Since its founding in 2009, New York outfit Home Studios has crafted some of the metropolis’ most enticing and atmospheric eateries. There’s the richly detailed Elsa in Brooklyn and the decade-old watering hole Goat Town, defined by its shimmering vaulted ceiling, to name a few interiors that exemplify the practice’s deft combination of deco and moderne with contemporary restraint. It was these intimate rooms that inspired a pair of design-minded clients to commission the firm — lead by ex-editor Oliver Haslegrave — to helm what would become their inaugural residential project in the city.
The studio’s first task was to strip the 185-square-metre unit within a historic 1925 structure in Manhattan’s NoHo neighbourhood to its bones, including wiping away a now 40-year-old renovation done in the 1980s. By the time they were finished, all that remained was a section of the original maple floors.
With the new open floor plan — illuminated by street-facing, full-height windows — Haselgrave and his team built-up a three-bedroom, two-bath home that “celebrates a clean and cohesive design language,” according to the studio. Taking cues from Finnish architect Alvar Aalto, the completed residence is replete with subtle flair and elegant material combinations that gracefully knit the space together.
Alongside curating a host of vintage furnishings, Home Studios also fitted the renovation with a number of custom pieces. In the living room, a “site-specific” rotund oak, steel and copper console dubbed Vesper provides a focal point next to furnishings by local trio Egg Collective and Sabine Marcelis.
The nearby dining room also sees a solid walnut table by another hometown studio — Fort Standard — join the firm’s custom blown glass and chromed steel Swing Pendant.
Throughout the space, a subtle radius edge is a defining motif – accenting many of the furnishings as well as the home’s eclectic features. Two rounded walls with bowed glass windows frame the corridor leading from the kitchen, which functions to separate public and private spaces. This division is further emphasized by a custom pocket door that allows the family to close off their sleeping quarters entirely.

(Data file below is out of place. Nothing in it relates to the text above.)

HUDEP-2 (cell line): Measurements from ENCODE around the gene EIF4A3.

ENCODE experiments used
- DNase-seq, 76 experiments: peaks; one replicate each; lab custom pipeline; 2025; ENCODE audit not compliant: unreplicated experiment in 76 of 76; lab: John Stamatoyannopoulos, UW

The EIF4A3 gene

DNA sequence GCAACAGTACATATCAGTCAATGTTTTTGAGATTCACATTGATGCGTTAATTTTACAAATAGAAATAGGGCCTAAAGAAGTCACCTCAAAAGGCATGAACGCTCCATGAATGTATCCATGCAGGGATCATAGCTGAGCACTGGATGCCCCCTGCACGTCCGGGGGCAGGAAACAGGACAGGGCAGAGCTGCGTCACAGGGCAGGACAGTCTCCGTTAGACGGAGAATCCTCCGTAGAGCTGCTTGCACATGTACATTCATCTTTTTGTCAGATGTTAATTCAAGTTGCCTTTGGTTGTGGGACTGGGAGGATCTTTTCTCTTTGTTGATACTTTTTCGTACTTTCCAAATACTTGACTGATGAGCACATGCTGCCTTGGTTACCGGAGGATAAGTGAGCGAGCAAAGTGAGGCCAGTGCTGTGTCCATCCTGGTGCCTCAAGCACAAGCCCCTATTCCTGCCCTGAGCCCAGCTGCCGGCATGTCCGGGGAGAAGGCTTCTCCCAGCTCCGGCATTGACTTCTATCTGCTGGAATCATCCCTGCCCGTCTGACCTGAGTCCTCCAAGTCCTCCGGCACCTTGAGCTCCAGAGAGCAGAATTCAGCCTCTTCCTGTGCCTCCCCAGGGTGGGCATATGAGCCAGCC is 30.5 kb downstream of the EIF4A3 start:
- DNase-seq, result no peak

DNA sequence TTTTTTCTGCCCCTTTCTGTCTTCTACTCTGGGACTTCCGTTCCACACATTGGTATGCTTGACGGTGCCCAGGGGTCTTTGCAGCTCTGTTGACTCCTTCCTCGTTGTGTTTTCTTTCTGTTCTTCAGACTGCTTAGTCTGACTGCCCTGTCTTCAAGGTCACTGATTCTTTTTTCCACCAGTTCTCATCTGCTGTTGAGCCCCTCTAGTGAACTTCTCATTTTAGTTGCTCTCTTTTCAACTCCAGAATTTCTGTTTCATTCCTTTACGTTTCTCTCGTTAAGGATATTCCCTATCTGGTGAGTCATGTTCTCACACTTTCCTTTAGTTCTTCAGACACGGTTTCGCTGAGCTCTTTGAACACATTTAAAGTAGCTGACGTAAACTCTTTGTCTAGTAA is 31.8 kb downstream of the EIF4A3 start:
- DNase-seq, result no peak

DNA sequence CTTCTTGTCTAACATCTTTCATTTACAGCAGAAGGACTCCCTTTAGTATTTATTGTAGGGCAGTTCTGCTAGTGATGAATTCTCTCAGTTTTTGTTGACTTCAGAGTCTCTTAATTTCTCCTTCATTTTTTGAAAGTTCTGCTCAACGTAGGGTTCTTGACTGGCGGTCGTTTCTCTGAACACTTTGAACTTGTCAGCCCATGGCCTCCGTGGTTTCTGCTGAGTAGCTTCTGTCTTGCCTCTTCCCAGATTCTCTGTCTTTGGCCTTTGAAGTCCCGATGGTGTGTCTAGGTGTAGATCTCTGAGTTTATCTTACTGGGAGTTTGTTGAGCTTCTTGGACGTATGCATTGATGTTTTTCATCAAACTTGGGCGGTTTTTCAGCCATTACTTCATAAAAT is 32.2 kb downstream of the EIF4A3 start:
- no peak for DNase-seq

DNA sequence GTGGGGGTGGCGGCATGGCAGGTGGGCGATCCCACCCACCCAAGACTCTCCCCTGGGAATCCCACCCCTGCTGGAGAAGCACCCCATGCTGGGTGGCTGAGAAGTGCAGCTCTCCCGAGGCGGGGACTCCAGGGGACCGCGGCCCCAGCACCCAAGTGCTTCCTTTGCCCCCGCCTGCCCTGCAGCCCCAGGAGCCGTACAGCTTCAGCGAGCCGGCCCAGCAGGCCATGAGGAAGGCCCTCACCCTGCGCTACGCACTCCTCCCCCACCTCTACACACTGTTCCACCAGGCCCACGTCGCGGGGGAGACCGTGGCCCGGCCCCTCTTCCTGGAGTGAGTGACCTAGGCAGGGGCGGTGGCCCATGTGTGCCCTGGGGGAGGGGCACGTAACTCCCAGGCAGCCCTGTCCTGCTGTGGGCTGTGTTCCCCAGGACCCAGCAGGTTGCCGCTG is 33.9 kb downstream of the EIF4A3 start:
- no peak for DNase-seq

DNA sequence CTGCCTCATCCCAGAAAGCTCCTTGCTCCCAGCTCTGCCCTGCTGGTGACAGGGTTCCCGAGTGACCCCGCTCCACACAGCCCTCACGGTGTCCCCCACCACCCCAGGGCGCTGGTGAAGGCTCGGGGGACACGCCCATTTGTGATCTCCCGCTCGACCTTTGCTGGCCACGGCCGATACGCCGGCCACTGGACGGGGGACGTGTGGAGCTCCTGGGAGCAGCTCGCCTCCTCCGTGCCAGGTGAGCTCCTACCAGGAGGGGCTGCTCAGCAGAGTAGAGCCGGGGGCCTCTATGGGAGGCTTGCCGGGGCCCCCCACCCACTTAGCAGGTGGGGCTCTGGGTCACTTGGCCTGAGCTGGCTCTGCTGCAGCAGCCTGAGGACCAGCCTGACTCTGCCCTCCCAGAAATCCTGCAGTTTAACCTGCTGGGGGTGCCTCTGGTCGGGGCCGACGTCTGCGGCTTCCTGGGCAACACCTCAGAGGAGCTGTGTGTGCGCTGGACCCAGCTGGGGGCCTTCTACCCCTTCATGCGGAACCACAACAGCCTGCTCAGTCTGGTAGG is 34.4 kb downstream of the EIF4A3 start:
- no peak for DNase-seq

Here, a travertine-clad alcove divides the children’s bedroom from the master, its contoured edges accompanying additional Home Studio-designed pieces including a walnut, rattan and stone bed recalling Marcel Breuer’s woven Cesca chairs. The walls, too, feature the same rolled language, echoing the overall softened quality of the residence.
In the washroom, a darting ceramic datum with arched edges wraps the entire space. This gesture complements the profile of the rotund custom copper mirror and inset sitting nook, among other handsome features in the spartan loo. Similar details define the master ensuite, where a collage-like scheme of a custom concrete finish, handmade mosaic tile and Arabescato Classico marble with slim metal elements add a refined sense of rhythm to the otherwise pared-back space. Even the apartment’s many doors and Farrow & Ball-coated kitchen cabinets boast custom pulls with sinuous edges.
There’s no storage of charming surprises peppered throughout the seemingly simple renovation. From slender oak segments along the floorboards and doorframes to the chorus of curving elements — coves, ceiling features and more — and the unifying tiles lining much of the space, the design rigorously committed to its streamlined language yet playful in its overall approach. “The final product is a near-ideal extension of [our] values,” the studio concludes, “a place that offers its residents something truly unique.”
Riffing on the work of Alvar Aalto, the Brooklyn-based practice crafts a charming abode “that offers its residents something truly unique.”